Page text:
Less than a week into their trip, the two women were loving dressing up for dinner each night and dancing until midnight in the Queens Room - the largest ballroom at sea.

Cunard's spritely gentlemen hosts have a job to ensure every woman - no matter what her age - has the opportunity to have the time of her life on the dance floor.

And June and Mary agreed the service was an excellent idea to do away with wallflowers and make widowed, single and unaccompanied women (or even those with husbands with two left feet) all feel a little special.

The Coast pair's days are spent walking the decks and working out in the gym to combat the inevitable over-indulgence in the vast array of food onboard, and taking advantage

of world-class facilities including Illuminations - the only planetarium at sea.

June is also a big fan of the Canyon Ranch Spa Club: "After the steam room, hydrotherapy pool and a massage, I come out feeling a million dollars."

June said she had to keep pinching herself to know her adventure was real.

"It's very hard to comprehend that all this elegance is here on one ocean liner that you don't even feel is moving," she said.

"From the cabin boy to the Commodore, everybody goes out of their way and every wish is granted."

On a visit to Commodore Christopher Rynd's "office", he told our media group: "You are on the bridge of the greatest ship ever built in terms of speed, size, sheer strength and design for rough weather. This is as good as it ever gets."

Her strength lies in the 300,000 pieces of steel that were cut and welded into blocks during her construction.

The hull is in fact made up of 94 steel blocks, some of which weigh 600 tonnes, which help her tackle the sometimes monstrous seas and weather encountered on the seven-day trans-Atlantic crossings.

Commodore Rynd said the "40% more steelwork" than similar-sized liners also translated into "the most comfortable ship of any in the world today or ever".

He said the self-sufficient ocean liner was "a giant power station" with everything run by electric motors.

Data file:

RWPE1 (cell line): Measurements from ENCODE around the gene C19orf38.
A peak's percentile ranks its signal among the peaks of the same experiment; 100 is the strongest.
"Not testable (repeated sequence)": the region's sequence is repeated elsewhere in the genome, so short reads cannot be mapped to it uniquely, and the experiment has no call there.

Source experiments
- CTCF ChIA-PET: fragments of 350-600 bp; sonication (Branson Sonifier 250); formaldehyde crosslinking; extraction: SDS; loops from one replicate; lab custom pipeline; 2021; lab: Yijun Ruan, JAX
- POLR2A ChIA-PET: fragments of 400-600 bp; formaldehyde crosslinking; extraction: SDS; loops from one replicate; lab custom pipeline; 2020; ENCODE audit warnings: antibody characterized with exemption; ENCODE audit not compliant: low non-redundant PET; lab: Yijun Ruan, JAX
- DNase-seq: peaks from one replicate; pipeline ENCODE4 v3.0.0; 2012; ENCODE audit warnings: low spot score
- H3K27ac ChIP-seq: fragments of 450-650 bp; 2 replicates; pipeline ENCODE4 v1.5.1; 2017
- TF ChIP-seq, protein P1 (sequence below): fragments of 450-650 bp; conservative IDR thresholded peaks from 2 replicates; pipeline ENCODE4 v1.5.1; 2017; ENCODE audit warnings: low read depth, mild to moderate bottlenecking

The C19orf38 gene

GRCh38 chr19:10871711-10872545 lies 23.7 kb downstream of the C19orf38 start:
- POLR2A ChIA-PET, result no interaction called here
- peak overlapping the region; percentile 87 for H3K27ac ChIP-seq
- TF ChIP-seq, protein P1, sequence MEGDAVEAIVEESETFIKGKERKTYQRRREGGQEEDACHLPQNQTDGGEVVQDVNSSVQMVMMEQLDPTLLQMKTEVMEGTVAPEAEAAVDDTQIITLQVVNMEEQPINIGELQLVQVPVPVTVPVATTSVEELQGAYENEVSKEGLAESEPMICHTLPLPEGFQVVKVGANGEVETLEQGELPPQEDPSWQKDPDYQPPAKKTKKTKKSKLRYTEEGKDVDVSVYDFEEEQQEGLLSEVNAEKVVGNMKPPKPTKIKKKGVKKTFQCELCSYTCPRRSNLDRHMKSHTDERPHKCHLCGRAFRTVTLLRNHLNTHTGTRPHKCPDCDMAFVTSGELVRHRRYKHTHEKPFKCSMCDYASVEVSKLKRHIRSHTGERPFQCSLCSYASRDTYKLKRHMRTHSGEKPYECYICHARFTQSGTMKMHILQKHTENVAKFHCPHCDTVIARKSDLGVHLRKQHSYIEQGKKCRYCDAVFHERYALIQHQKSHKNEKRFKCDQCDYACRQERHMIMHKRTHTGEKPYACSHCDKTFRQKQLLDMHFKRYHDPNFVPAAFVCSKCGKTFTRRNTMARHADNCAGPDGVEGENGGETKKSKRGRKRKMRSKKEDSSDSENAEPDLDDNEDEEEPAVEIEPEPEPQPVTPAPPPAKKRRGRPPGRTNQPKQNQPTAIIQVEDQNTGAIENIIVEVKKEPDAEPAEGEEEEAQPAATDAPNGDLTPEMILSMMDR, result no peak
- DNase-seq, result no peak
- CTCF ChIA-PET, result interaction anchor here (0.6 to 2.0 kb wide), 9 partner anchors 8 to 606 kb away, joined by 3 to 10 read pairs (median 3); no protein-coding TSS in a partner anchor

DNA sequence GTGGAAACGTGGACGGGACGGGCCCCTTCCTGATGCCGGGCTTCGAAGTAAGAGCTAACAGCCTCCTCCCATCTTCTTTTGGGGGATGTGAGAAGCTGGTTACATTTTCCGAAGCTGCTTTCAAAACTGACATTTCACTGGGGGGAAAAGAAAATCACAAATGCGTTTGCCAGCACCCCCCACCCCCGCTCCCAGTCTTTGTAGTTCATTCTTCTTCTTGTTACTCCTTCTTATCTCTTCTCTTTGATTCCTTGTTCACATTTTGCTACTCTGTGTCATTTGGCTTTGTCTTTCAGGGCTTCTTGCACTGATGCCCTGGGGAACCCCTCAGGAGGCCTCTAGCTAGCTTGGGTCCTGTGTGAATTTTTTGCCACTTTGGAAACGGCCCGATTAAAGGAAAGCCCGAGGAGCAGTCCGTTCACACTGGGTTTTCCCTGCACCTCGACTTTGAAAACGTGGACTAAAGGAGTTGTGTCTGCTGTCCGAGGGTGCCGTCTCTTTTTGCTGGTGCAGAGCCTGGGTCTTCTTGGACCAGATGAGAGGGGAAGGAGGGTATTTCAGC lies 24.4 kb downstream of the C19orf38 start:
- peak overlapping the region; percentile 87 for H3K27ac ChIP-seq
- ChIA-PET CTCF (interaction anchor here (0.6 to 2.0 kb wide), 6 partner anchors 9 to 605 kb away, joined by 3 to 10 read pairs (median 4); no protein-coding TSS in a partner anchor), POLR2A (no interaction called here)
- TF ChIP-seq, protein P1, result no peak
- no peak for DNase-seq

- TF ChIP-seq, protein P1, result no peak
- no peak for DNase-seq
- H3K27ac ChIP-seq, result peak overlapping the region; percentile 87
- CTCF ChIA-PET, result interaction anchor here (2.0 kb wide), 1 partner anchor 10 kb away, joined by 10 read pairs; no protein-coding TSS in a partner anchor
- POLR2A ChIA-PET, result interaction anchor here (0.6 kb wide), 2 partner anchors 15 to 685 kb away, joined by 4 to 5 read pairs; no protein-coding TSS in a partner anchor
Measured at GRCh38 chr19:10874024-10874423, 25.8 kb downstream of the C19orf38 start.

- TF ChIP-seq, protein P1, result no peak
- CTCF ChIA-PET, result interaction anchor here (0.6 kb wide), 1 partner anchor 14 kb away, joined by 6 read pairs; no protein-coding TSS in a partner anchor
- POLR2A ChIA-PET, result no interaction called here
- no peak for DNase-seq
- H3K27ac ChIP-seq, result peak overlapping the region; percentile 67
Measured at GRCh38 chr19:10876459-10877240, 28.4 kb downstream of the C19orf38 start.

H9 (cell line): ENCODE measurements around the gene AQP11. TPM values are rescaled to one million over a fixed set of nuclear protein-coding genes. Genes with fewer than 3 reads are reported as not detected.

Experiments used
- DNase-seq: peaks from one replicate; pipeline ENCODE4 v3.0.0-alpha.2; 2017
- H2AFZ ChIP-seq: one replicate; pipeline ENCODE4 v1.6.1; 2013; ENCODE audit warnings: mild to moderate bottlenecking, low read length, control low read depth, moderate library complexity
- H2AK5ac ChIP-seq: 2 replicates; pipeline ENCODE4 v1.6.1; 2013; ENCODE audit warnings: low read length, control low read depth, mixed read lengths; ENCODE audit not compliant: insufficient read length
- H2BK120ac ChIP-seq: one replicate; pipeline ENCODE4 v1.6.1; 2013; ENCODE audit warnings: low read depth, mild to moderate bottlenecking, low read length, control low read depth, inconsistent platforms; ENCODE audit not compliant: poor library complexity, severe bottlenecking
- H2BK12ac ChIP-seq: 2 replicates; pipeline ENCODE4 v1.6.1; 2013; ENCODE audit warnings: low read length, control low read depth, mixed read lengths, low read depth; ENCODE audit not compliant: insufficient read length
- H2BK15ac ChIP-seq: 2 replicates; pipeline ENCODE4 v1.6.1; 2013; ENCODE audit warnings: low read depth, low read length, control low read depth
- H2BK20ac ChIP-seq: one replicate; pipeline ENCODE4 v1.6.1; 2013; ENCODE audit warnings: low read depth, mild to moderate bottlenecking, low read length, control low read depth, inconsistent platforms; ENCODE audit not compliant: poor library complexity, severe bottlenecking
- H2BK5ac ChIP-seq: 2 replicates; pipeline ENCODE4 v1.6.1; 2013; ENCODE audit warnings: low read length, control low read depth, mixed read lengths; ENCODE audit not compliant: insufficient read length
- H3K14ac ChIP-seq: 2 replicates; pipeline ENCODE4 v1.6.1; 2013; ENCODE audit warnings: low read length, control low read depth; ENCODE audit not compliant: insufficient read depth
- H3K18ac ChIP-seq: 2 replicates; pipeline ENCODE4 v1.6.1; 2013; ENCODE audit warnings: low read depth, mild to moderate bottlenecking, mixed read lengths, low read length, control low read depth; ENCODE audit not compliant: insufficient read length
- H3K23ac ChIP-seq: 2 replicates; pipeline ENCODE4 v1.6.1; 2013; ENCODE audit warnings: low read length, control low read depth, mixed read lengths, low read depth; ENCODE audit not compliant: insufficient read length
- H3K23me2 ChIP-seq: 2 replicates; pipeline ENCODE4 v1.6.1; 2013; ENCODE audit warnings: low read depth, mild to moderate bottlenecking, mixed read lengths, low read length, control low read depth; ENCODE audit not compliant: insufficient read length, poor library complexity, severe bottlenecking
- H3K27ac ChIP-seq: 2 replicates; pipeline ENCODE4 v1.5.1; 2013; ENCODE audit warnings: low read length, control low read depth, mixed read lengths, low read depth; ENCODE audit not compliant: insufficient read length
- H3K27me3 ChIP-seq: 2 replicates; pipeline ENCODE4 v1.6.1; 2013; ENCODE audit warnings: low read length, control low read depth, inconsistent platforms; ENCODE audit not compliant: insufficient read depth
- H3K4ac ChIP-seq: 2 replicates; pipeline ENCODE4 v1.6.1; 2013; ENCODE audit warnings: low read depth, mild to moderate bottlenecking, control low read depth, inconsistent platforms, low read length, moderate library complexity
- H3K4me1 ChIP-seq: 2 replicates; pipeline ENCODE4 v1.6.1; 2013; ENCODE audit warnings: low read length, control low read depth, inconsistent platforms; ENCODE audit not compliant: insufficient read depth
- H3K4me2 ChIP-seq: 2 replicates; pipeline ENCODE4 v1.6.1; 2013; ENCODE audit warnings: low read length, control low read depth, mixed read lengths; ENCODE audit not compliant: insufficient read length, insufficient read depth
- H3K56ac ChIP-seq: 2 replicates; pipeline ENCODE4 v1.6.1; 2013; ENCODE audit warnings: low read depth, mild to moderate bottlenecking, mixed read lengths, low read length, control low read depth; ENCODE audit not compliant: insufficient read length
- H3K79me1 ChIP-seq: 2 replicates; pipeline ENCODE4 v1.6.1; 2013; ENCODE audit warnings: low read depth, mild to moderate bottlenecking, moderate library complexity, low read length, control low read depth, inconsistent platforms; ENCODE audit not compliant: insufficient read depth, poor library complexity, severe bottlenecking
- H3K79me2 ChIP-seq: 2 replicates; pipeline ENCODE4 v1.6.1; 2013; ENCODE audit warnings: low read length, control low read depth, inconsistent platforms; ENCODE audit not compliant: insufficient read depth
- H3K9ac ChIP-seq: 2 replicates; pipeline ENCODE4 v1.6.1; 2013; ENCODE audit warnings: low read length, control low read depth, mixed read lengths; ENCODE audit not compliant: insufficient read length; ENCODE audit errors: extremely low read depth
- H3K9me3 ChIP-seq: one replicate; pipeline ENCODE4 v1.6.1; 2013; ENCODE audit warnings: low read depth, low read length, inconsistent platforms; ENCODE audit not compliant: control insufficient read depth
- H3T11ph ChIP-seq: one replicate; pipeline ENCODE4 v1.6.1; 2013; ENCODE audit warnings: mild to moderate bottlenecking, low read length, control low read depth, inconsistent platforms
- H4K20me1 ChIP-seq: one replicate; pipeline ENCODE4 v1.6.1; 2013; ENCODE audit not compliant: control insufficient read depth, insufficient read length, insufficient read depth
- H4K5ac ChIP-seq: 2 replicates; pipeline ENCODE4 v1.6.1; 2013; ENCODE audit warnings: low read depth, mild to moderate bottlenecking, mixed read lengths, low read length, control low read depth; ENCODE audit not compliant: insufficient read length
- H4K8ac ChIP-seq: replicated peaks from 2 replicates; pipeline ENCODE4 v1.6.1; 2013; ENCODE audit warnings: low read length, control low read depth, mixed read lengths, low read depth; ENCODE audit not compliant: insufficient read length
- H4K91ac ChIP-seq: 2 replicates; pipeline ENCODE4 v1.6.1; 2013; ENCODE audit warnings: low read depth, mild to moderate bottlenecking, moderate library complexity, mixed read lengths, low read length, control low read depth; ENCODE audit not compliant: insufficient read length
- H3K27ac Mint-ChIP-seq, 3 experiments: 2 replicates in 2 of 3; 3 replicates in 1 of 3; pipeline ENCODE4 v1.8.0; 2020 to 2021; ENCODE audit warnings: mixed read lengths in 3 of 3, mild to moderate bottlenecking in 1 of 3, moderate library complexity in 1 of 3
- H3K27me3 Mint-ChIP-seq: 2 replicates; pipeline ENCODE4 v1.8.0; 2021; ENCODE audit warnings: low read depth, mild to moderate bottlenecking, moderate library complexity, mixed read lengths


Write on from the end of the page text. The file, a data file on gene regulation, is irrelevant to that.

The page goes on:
And while QM2 at the time of the media bridge visit was averaging "a very healthy 22.6knots", Commodore Rynd revealed that at some points in Torres Strait the afternoon before, she had had only a few metres under her keel, hence the slow going to avoid the phenomenon of squatting or dipping of the stern toward the seabed. But with a Torres Strait pilot onboard, it was all smooth sailing.

The New Zealand-born Commodore is likely to be well-known to Australian cruisers, having served previously as a captain with P&O Cruises and Princess Cruises, and commanding Royal Princess, Regal Princess, the two Pacific Princess ships, Pacific Sky and Sapphire Princess.

He said the maiden circumnaviagtion of Australia had been "quite a thrill", especially because of the first calls to some ports.

But as a proud Kiwi, an opportunity to command QM2 on the maiden Royal Circumnavigation of New Zealand next year would be even more special to him.

LUXURY AFLOAT

Dining options: 10 restaurants and cafes, including the signature fine-dining Todd English Restaurant and the 478-seat informal King's Court buffet for breakfast and lunch, which transforms at night into La Piazza (Italian), Lotus (Asian), The Carvery (British)

Bars and clubs: 14

Shops: eight different shops including boutiques from Chanel, Hermes and Dunhill

Facilities and other highlights: the six-storey grand lobby with its sweeping staircases; Illuminations - the first planetarium at sea; four pools including the popular Pavilion Pool with retractable glass roof and eight jacuzzis; the Canyon Ranch spa, health and beauty and fitness centre spanning two decks and with 24 treatment rooms; sports facilities including two golf simulators, a half-size basketball court, putting green, shuffleboard areas and paddle tennis court; Empire Casino.

>> Read more travel stories.

Topics:  cruise travel travelling